Two weeks early, I was normal. I attended the Phillies home opener in their new stadium.  A few days after attending the game I had the worst headache of my life. I had a history of migraines but this one felt different and I knew something was seriously wrong. I called my neurologist and he said it may be a migraine and gave me a stronger pain killer to take.  That night my wife and I decided that I should be checked out at the ER at the local hospital.  The ER doctor ordered a CAT scan, which came back negative. The ER doctor told me to follow-up with my neurologist.

The weekend was spent suffering.  I saw my neurologist on Monday and he didn’t see anything obviously wrong.  He ordered an MRI which I had done the following day.  By Wednesday, he was calling me into the office.   I am going to be spending a little time in the hospital.   When I arrived at his office he did a spinal tap, and he admitted me to the hospital for additional testing.  During this time I get a few more MRI’s of the brain and scans of the spine, an EEG, and lots of blood work.

On the last day of the month of April, a lone doctor walks in.  Normally it is a team, the doctor plus 7 to 8 residents.   He looks me over a bit and says “The results came back from your spinal tap.  It has revealed that you have oligoclonal bands (Protein in the spinal fluid).  Based on these results and the results of your other tests you have Multiple Sclerosis.”  Then he promptly leaves the room,  and I lay there trying to comprehend what he said….”I have MS.”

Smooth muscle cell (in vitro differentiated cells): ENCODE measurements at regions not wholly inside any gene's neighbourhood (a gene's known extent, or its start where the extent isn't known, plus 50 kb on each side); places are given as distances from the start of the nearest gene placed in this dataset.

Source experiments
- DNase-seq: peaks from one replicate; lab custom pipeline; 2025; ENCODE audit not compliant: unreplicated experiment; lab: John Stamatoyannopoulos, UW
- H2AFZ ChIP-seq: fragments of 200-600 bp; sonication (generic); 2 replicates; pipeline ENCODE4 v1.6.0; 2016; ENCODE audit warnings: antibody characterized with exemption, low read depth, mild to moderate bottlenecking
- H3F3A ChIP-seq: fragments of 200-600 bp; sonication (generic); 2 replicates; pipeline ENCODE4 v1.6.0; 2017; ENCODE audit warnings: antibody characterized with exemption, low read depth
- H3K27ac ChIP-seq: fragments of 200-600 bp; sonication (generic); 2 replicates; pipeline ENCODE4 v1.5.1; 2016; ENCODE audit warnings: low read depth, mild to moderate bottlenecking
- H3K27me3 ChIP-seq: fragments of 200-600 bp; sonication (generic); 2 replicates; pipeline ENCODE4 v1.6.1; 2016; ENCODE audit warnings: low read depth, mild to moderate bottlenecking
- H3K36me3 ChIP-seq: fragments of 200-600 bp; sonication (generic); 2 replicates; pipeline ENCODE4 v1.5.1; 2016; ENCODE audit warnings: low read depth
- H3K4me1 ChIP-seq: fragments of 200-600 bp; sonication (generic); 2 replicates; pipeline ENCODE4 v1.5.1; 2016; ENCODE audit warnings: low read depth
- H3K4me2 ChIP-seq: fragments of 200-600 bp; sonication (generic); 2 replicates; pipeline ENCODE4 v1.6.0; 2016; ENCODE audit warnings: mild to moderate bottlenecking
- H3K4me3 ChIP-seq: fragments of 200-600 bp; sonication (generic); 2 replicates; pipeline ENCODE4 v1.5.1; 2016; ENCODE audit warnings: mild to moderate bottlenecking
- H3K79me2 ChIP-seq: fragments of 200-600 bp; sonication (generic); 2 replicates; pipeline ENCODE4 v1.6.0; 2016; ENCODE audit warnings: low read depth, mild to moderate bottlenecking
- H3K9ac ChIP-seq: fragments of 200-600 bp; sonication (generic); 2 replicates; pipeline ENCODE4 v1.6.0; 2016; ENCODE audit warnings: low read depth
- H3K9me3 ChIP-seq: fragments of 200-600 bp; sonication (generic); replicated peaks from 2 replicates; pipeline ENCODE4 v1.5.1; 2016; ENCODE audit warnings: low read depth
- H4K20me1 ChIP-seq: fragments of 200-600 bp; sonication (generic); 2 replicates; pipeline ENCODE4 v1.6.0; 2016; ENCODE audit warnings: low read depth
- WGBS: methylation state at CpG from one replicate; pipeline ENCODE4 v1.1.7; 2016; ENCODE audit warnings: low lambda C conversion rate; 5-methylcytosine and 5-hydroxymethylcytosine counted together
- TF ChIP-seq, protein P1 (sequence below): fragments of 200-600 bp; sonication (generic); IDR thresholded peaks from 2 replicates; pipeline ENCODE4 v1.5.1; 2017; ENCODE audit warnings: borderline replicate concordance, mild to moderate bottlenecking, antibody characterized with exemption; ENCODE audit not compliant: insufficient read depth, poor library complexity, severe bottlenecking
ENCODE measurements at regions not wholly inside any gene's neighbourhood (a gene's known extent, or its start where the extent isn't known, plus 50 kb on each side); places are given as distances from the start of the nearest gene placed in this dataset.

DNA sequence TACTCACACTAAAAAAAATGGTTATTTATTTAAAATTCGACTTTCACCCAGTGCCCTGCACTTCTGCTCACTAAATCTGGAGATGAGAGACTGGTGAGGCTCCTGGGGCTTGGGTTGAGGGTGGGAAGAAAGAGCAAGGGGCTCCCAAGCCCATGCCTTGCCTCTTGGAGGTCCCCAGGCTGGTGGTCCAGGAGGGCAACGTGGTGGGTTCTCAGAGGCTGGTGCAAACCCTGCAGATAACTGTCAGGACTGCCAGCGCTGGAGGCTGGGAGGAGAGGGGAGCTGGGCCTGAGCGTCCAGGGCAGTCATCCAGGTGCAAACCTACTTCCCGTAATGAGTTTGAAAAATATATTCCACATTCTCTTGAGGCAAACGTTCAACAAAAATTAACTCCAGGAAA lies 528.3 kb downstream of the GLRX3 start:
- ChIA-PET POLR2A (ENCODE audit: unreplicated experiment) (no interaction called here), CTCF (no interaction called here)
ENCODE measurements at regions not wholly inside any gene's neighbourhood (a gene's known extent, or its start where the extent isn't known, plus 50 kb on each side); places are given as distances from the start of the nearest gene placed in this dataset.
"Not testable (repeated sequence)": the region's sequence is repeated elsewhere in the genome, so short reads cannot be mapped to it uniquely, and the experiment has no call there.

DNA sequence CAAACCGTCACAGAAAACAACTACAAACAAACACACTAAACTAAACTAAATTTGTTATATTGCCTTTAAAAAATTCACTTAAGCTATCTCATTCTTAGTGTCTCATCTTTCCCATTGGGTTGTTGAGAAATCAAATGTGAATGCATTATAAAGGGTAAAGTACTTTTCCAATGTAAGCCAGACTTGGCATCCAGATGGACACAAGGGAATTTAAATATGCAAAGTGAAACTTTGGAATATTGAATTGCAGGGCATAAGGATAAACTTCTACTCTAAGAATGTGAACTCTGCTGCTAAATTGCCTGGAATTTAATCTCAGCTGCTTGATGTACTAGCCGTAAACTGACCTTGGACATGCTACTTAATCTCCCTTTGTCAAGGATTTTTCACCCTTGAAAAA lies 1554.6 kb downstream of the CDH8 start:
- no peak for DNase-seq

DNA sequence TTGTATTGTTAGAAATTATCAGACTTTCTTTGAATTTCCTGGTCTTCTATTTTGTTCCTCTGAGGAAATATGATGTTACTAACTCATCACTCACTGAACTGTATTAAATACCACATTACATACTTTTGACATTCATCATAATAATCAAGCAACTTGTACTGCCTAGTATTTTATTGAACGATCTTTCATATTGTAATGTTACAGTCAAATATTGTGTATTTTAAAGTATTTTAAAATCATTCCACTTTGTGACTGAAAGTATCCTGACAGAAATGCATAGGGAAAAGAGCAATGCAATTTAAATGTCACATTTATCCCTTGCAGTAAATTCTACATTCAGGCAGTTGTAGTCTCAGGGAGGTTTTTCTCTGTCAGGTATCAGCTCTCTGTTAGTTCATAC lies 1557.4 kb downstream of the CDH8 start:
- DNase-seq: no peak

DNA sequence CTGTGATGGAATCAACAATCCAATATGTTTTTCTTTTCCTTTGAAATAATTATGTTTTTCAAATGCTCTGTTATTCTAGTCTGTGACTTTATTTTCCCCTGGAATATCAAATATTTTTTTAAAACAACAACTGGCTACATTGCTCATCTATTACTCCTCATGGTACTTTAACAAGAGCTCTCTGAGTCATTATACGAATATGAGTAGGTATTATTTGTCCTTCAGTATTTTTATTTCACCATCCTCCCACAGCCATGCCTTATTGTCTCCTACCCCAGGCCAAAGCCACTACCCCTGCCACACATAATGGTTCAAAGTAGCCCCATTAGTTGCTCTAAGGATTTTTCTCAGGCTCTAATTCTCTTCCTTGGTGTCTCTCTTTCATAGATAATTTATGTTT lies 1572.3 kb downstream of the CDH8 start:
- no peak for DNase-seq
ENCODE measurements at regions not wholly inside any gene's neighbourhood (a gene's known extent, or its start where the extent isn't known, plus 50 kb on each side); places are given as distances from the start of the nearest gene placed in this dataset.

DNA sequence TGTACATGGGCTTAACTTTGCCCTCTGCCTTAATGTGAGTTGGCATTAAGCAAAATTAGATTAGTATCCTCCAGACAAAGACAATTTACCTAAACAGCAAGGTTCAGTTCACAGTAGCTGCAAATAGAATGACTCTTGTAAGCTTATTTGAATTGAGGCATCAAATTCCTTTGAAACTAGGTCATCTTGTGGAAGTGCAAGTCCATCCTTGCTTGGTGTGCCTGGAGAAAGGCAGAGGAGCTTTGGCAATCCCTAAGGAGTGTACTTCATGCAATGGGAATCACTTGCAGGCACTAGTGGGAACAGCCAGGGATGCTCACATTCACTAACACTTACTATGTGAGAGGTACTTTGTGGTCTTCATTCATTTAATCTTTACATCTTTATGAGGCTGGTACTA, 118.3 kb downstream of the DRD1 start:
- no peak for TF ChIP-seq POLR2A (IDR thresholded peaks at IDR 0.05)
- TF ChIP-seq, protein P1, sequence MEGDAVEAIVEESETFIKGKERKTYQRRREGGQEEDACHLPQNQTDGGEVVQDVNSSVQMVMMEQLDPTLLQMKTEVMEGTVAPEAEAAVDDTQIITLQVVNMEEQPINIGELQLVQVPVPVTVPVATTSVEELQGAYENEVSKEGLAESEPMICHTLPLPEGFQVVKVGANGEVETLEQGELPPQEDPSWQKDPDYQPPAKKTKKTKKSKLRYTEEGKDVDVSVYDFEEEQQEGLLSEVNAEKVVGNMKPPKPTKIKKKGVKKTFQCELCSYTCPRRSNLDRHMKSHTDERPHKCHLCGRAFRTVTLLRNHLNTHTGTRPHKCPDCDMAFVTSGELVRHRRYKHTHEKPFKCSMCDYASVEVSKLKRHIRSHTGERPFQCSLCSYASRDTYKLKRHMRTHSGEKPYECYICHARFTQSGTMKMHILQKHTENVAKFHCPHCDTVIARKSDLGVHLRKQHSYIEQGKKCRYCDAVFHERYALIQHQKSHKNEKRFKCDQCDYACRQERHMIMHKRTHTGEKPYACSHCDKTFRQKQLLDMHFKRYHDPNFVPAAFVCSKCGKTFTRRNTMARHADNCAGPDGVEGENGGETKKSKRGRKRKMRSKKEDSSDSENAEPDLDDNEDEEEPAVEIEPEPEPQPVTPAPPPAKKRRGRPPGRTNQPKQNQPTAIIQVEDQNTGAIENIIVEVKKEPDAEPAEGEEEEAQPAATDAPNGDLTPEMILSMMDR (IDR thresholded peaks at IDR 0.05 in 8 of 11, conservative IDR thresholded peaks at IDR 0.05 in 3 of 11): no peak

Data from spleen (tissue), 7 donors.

My bipolar has been stable for the past 10 years, and this day it was shattered.   I quickly fell into a deep depression with crying spells wondering why me!  What did I do to deserve this!  I died that day, life was over.

After the diagnosis I am transferred to a rehab facility within a few days.    When I arrive at the rehab center, the social worker mentions what I knew of the disease.  I told her that I knew nothing, and then she said that she would get me some information.  The blurred vision was starting to diminish — the left eye was still jumping around.  I could read a little, and all the information she gave me talked about an 80% percent chance of being confined to a wheelchair in 10 years.   Not to mention all the other patients talking about who they knew with MS that was confined to a wheelchair.  This only added to my depression.

At the time of discharge I was able to walk a short distance with a walker, but grew tired very easy.   A month after the initial attack the body was starting to settle down from the initial MS attack.

I frequently heard that MS was “incurable.”  For the next seven years I am able to cope with the roller coaster called MS with more good days than bad days.  It was scary to wake up each morning, not knowing how you were going to function that day.

I watched a lot of news and TV which is fear based and that became my default mindset. It became impossible to be free when I lived in fear.

I grew sick and tired of being sick and tired – my life was hell and I wanted a cure.

Seven years after being diagnosed, I rediscovered life without fear.   I had a profound shift on how I saw things.   By using meditation, yoga and some practices that I developed,   I became free from the mind.   Then something amazing happened, I healed.  Ten years have passed and no wheelchair. I realize how fortunate that I am.